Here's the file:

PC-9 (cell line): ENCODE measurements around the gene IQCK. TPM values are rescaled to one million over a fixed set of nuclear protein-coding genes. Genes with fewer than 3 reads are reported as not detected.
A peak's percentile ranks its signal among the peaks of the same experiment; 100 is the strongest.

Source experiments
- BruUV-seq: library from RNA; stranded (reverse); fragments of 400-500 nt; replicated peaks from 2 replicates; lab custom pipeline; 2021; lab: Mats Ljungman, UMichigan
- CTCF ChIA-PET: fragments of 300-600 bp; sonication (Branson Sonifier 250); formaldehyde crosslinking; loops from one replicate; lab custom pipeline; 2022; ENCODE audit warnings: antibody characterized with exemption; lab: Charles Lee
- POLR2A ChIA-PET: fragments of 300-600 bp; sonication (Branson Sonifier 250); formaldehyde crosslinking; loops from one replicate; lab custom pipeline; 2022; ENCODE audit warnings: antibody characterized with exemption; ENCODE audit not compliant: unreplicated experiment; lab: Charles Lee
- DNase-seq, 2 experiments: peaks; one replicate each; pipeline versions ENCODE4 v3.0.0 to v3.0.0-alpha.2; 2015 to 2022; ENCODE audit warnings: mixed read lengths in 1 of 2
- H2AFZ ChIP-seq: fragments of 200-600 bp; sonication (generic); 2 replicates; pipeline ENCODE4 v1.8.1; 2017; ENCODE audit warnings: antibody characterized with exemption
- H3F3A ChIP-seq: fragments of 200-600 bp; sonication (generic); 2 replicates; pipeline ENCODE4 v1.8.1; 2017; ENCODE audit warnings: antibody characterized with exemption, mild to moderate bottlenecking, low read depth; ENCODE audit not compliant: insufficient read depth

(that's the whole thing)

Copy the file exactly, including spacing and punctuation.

PC-9 (cell line): ENCODE measurements around the gene IQCK. TPM values are rescaled to one million over a fixed set of nuclear protein-coding genes. Genes with fewer than 3 reads are reported as not detected.
A peak's percentile ranks its signal among the peaks of the same experiment; 100 is the strongest.

Source experiments
- BruUV-seq: library from RNA; stranded (reverse); fragments of 400-500 nt; replicated peaks from 2 replicates; lab custom pipeline; 2021; lab: Mats Ljungman, UMichigan
- CTCF ChIA-PET: fragments of 300-600 bp; sonication (Branson Sonifier 250); formaldehyde crosslinking; loops from one replicate; lab custom pipeline; 2022; ENCODE audit warnings: antibody characterized with exemption; lab: Charles Lee
- POLR2A ChIA-PET: fragments of 300-600 bp; sonication (Branson Sonifier 250); formaldehyde crosslinking; loops from one replicate; lab custom pipeline; 2022; ENCODE audit warnings: antibody characterized with exemption; ENCODE audit not compliant: unreplicated experiment; lab: Charles Lee
- DNase-seq, 2 experiments: peaks; one replicate each; pipeline versions ENCODE4 v3.0.0 to v3.0.0-alpha.2; 2015 to 2022; ENCODE audit warnings: mixed read lengths in 1 of 2
- H2AFZ ChIP-seq: fragments of 200-600 bp; sonication (generic); 2 replicates; pipeline ENCODE4 v1.8.1; 2017; ENCODE audit warnings: antibody characterized with exemption
- H3F3A ChIP-seq: fragments of 200-600 bp; sonication (generic); 2 replicates; pipeline ENCODE4 v1.8.1; 2017; ENCODE audit warnings: antibody characterized with exemption, mild to moderate bottlenecking, low read depth; ENCODE audit not compliant: insufficient read depth